Wireless systems are moving to the mm spectrum at 10-100 GHz, which puts them above the crowded cellular frequencies as well as early the 5G systems that work at around 3 GHz, according to the National Institute of Science and Technology (NIST). System operators seem to prefer the lower bands of the new mm spectrum because they believe more signals are lost at higher frequencies due to smaller wavelengths using less of an antenna’s surface. But until now, no one has been able to definitely prove whether this true or not.
To settle this dispute, researchers at the NIST found that transmission performance is consistent across different bands of the millimeter-wave spectrum targeted for high-speed 5G.
NIST researchers developed a way to measure frequency effects using the 26.5-40 GHz band as a target example. After extensive study in the laboratory and in the field, NIST confirmed that the main signal path over a clear line of sight between transmitter and receiver does not vary by frequency.
The team also found that signal losses in secondary paths where transmissions are reflected, bent or diffused into clusters of reflections can vary by frequency, depending on the type of path. Reflective paths, the second strongest and critical for maintaining connectivity, lost only a little signal strength at higher frequencies. The weaker bent and diffuse paths lost a bit more. Until now, the effects of frequency on this so-called multipath were unknown.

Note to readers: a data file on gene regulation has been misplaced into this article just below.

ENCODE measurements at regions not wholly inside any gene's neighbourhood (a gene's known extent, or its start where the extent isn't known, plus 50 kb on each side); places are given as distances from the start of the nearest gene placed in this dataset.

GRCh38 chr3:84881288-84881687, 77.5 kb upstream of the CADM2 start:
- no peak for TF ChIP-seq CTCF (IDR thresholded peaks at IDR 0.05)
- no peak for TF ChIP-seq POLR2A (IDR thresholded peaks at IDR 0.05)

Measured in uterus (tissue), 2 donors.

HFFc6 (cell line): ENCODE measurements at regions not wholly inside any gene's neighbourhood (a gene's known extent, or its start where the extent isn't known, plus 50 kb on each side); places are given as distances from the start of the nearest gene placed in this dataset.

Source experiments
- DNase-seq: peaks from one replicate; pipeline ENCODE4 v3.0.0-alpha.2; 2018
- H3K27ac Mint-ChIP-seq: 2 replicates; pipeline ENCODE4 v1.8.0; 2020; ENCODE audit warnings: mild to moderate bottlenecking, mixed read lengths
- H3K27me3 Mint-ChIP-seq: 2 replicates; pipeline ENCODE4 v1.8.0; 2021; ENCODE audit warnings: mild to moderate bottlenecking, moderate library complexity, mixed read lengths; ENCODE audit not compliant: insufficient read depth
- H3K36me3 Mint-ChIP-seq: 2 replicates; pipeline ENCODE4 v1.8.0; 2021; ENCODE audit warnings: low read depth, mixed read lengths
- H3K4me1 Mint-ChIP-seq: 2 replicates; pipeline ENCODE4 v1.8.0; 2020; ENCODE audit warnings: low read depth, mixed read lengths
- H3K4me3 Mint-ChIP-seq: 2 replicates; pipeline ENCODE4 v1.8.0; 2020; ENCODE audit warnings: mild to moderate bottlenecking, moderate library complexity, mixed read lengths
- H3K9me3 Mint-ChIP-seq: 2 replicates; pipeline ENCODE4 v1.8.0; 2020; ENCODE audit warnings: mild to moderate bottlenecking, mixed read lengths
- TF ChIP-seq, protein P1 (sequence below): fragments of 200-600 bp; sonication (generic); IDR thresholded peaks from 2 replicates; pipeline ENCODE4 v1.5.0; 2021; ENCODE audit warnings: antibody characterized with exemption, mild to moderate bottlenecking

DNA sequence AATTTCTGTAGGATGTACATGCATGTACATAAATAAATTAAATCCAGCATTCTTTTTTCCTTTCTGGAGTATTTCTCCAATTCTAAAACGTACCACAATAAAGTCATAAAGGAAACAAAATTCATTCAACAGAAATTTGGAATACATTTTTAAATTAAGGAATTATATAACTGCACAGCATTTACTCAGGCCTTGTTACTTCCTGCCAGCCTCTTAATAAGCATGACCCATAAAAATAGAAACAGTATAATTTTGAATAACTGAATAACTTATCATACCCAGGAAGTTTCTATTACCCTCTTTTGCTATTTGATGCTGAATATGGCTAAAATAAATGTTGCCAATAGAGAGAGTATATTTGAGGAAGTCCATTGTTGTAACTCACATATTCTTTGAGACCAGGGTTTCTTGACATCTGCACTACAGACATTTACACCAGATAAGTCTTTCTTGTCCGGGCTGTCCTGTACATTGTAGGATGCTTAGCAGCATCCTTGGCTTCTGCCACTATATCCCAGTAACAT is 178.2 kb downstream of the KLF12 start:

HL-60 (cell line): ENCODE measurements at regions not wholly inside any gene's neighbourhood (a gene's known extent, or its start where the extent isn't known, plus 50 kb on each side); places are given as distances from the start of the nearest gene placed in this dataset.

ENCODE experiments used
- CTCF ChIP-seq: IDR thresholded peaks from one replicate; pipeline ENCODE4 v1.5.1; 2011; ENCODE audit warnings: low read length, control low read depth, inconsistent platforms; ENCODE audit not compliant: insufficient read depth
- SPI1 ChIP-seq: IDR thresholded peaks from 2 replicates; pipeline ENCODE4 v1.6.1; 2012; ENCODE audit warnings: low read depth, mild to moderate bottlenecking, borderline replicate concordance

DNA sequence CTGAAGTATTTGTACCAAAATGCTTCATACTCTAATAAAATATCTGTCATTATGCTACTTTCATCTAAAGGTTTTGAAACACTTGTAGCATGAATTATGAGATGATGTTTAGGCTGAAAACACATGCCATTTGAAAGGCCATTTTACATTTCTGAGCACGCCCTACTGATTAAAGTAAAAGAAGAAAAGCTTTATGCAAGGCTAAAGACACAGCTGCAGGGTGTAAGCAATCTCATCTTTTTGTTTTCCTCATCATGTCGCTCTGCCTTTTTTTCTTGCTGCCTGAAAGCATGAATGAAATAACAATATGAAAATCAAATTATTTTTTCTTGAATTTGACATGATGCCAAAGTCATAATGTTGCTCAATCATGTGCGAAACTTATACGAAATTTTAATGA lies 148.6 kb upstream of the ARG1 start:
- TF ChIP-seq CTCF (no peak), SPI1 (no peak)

“This work may serve to debunk many misconceptions about propagation at higher frequencies in 5G and 6G,” NIST electrical engineer Camillo Gentile says. “In short, while performance will be worse at higher frequencies, the drop in performance is incremental. So, we do expect the deployment at 5G and eventually at 6G to be successful.”
The NIST method emphasizes innovative measurement procedures and enhanced equipment calibration to make sure only the transmission channel is measured. The researchers used NIST’s Synthetic Aperture Measurement Uncertainty for Angle of Incidence channel sounder for its repeatable and accurate testing of 5G mm devices across a wide range of signal frequencies and scenarios. The NIST sounder is unique in that its antenna beams can be steered in any direction for precise estimates of angle-of-arrival.
NIST’s main innovations in the new study were to calibrate procedures to remove the effects of equipment from the measurements, extend an existing algorithm to determine from a single measurement how individual paths vary by frequency, and to conduct studies in an industrial control center and a conference room to classify the types of paths involved and determine any frequency effects.